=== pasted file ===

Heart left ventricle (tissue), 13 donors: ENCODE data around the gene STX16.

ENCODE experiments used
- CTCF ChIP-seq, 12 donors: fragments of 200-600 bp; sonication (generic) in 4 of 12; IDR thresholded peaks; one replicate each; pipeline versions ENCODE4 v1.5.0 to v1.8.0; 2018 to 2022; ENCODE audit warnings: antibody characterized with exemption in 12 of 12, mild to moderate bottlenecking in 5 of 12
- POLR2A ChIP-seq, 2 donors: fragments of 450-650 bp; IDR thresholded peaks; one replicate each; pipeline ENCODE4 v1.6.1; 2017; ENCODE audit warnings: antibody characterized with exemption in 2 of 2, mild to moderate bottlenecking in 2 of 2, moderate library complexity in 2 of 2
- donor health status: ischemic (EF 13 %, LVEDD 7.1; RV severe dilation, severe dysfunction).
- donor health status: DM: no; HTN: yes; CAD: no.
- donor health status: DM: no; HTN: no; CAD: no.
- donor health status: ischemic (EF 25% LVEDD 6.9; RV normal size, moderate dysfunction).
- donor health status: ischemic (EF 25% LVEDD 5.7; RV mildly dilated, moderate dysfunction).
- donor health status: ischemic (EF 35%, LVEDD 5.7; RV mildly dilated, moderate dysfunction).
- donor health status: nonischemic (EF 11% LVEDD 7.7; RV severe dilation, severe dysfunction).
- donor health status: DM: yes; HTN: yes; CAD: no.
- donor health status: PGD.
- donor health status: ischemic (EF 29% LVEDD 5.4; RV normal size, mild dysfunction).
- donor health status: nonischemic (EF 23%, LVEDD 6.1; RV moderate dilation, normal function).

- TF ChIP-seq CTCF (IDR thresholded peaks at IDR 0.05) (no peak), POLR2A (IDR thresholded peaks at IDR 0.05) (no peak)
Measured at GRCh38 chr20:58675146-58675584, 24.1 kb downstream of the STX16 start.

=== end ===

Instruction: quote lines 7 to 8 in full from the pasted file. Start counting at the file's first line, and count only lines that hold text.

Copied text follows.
- donor health status: DM: no; HTN: no; CAD: no.
- donor health status: ischemic (EF 25% LVEDD 6.9; RV normal size, moderate dysfunction).